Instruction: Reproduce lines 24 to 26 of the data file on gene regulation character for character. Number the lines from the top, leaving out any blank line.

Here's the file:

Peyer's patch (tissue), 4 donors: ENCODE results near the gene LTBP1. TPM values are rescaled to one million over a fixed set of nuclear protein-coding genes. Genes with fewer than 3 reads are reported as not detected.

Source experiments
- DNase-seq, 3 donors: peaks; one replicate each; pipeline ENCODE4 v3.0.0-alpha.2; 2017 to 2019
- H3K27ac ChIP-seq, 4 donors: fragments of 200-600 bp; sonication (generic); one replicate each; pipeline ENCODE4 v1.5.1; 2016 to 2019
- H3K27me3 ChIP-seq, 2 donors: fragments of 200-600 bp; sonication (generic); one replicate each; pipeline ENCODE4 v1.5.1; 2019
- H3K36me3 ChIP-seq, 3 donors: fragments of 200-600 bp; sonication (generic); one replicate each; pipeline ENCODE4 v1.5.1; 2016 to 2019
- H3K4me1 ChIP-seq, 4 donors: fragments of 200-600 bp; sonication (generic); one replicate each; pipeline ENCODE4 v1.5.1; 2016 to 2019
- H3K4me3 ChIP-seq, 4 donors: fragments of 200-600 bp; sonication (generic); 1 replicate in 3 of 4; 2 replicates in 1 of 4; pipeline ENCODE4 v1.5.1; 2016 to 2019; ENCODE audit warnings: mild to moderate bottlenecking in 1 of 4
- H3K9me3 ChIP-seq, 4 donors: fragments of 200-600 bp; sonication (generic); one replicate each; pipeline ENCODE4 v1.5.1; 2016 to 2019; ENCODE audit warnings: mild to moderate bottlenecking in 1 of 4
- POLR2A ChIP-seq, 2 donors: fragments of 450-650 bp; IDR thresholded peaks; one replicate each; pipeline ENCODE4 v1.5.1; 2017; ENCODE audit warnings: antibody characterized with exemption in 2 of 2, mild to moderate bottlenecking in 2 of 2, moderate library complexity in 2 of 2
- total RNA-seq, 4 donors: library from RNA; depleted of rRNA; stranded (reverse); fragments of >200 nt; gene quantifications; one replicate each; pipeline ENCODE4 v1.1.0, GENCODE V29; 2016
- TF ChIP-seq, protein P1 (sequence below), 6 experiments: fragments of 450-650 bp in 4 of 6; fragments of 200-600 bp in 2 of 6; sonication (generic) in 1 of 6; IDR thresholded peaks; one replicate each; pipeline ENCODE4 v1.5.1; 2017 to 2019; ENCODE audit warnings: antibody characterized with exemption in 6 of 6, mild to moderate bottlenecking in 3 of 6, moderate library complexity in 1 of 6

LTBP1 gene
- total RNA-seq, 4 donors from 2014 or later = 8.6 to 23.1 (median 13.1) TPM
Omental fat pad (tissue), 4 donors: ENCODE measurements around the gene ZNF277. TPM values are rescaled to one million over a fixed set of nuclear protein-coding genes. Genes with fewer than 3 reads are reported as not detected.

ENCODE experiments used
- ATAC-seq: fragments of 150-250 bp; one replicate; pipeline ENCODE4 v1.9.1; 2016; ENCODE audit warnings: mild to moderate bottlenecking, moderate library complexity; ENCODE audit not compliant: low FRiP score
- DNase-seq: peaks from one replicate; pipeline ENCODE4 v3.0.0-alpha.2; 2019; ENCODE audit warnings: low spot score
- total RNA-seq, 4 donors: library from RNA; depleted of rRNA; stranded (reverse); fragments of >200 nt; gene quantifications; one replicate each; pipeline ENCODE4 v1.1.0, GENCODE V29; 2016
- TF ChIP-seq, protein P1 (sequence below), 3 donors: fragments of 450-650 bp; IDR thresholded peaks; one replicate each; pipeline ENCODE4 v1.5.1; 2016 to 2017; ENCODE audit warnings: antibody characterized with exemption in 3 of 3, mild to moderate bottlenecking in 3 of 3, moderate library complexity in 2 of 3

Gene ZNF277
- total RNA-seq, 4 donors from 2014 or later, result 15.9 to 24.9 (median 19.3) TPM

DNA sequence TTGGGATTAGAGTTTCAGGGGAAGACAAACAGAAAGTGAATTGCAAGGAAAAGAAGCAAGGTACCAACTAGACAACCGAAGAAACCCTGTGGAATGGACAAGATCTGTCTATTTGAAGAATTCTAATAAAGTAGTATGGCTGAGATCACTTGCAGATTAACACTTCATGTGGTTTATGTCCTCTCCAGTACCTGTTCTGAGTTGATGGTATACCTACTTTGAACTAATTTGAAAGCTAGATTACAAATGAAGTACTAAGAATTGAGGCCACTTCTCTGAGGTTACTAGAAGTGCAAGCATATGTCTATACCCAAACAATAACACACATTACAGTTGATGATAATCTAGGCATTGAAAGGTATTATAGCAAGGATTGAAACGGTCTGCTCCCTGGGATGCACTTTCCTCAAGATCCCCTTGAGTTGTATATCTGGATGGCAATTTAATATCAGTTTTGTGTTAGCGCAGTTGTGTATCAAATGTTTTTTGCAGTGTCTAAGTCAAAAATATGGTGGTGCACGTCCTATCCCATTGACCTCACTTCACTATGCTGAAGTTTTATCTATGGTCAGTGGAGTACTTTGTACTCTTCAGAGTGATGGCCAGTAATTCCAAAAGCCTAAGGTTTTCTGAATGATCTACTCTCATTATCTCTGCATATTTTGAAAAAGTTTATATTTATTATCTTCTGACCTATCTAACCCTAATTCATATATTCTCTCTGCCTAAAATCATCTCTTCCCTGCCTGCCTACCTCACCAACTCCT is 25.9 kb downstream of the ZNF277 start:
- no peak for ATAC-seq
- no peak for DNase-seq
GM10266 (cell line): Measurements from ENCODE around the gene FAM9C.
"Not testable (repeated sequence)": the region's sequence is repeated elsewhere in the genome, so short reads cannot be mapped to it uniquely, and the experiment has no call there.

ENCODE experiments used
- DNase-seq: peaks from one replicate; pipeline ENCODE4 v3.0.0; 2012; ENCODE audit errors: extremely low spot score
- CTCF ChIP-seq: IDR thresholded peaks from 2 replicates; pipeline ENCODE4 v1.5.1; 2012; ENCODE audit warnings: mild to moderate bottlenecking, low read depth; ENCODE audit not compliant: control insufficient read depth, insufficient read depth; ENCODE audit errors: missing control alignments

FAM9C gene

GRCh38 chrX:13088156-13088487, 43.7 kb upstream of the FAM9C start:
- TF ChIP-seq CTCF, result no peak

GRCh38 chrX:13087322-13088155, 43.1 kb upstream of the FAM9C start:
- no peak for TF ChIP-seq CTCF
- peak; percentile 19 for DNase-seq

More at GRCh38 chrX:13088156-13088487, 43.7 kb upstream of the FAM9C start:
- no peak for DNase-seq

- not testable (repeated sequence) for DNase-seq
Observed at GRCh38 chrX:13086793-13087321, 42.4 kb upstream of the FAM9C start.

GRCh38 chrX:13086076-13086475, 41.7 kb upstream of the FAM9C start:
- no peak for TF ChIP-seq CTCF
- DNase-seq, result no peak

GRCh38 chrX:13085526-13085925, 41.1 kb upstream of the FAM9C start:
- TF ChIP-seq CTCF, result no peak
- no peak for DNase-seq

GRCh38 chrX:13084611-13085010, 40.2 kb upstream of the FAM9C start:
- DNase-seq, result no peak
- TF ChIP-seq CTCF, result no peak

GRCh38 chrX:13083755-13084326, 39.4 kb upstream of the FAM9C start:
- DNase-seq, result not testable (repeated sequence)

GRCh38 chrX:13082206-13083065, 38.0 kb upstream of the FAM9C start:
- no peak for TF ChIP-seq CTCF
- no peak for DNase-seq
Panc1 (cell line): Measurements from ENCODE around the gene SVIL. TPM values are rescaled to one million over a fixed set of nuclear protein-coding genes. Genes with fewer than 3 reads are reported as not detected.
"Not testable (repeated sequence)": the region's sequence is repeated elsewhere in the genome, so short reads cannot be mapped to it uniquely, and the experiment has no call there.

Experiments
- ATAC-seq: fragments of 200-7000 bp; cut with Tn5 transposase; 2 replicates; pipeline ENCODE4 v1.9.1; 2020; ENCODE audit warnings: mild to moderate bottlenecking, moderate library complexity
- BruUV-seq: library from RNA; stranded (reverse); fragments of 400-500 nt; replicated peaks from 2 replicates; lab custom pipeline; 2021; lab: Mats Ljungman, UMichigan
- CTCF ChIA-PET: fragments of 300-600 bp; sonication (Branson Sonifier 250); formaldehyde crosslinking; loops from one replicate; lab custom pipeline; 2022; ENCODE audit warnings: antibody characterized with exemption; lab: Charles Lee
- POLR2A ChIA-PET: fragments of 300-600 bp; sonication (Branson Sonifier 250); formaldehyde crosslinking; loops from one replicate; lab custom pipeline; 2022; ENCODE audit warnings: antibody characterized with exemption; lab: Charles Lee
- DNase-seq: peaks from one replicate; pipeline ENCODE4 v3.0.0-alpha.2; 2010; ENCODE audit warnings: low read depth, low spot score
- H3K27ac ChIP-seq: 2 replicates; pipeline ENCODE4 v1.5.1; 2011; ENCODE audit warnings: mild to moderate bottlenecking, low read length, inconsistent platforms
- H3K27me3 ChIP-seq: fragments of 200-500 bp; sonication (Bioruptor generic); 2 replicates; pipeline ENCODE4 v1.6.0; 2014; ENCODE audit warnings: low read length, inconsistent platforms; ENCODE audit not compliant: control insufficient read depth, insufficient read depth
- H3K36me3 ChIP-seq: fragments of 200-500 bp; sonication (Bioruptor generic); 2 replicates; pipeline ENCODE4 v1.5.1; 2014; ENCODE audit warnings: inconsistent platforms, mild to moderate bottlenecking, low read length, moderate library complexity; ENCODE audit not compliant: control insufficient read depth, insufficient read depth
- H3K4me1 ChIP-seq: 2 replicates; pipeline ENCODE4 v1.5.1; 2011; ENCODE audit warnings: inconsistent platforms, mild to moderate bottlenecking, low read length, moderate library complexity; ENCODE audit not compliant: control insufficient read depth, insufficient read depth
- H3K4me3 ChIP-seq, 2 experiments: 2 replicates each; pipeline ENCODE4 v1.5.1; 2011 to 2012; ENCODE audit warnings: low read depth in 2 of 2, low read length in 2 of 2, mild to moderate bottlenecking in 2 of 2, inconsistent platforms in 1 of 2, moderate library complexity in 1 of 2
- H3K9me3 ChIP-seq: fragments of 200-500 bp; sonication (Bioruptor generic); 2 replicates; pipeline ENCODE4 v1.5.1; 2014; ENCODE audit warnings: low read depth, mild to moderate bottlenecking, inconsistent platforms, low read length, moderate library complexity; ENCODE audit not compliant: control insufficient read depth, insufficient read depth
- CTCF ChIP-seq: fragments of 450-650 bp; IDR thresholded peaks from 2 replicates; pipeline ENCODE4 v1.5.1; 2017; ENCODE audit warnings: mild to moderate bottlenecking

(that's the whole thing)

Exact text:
- no peak for ATAC-seq
- no peak for DNase-seq
GM10266 (cell line): Measurements from ENCODE around the gene FAM9C.